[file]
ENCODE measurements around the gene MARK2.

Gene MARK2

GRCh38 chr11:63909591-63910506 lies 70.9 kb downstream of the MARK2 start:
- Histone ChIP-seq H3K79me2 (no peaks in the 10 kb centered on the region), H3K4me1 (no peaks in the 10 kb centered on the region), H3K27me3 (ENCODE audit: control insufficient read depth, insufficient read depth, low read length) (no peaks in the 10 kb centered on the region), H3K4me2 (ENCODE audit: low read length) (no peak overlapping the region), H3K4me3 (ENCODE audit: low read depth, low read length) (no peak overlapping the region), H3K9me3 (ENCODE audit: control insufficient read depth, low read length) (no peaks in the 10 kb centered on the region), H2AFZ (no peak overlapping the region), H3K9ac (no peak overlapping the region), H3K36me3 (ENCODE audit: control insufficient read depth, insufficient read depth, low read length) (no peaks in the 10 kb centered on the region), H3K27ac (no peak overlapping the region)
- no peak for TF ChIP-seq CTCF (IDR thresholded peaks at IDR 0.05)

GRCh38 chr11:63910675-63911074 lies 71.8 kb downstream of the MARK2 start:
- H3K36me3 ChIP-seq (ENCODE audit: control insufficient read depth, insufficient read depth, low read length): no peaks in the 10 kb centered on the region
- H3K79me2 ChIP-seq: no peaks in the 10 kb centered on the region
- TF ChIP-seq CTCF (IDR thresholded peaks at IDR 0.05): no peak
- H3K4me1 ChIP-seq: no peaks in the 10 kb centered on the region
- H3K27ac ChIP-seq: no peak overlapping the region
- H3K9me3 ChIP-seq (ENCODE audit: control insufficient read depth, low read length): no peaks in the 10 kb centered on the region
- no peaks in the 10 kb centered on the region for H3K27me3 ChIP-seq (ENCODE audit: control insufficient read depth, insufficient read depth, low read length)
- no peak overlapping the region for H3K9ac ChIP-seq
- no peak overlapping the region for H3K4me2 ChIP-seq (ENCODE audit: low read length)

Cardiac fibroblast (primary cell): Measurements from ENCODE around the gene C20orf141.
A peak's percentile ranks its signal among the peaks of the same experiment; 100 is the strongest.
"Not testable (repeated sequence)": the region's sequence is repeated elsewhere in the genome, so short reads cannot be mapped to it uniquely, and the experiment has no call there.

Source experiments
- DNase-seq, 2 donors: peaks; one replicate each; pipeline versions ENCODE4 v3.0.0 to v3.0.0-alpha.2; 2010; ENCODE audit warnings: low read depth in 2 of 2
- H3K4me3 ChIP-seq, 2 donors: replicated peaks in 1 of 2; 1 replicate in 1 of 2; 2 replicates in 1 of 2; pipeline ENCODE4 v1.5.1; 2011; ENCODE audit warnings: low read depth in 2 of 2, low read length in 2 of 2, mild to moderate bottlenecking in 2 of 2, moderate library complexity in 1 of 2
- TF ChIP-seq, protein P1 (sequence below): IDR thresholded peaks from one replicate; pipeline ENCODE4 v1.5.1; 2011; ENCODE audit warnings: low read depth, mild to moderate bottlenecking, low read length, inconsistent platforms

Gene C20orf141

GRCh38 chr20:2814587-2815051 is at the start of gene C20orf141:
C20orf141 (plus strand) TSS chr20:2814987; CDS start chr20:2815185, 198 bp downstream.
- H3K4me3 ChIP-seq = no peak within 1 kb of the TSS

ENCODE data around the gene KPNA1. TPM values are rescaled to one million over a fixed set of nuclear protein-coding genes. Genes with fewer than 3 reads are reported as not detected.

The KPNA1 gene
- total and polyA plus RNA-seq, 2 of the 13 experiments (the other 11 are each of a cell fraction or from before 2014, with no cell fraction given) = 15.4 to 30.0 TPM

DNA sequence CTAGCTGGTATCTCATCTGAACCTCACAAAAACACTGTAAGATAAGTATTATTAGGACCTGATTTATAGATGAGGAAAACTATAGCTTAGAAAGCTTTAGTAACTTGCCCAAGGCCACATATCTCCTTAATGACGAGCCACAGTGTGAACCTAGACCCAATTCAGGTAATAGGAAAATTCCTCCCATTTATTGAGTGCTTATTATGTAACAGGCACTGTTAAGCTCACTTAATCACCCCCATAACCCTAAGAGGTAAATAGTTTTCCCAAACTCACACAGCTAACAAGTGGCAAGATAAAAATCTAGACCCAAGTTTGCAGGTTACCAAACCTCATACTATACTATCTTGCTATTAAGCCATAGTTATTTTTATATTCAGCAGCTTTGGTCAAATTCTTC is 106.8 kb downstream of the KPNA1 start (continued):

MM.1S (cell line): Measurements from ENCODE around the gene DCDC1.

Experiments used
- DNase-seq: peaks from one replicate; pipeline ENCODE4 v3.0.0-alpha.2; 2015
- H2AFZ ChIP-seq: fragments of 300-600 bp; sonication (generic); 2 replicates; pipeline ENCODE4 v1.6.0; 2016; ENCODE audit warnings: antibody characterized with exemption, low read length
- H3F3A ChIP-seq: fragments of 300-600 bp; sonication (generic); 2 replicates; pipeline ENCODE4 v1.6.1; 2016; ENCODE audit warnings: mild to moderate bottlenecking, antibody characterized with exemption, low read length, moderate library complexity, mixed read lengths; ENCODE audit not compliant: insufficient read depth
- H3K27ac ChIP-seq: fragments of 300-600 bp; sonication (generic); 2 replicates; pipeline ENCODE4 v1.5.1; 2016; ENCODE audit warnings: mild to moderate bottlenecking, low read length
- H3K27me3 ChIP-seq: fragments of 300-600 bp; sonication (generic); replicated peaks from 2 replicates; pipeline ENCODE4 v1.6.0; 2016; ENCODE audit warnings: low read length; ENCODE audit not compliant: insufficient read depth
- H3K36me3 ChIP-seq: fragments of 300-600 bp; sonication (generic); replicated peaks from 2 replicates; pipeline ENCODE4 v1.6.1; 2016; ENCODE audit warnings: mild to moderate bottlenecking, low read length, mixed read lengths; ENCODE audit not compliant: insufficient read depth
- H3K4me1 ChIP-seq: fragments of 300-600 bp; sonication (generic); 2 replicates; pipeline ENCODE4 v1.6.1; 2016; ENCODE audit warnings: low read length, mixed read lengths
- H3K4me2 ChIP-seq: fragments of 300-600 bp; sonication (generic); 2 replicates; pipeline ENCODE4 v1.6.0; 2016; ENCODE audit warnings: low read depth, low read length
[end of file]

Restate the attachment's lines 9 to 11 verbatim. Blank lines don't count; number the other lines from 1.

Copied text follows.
- TF ChIP-seq CTCF (IDR thresholded peaks at IDR 0.05): no peak
- H3K4me1 ChIP-seq: no peaks in the 10 kb centered on the region
- H3K27ac ChIP-seq: no peak overlapping the region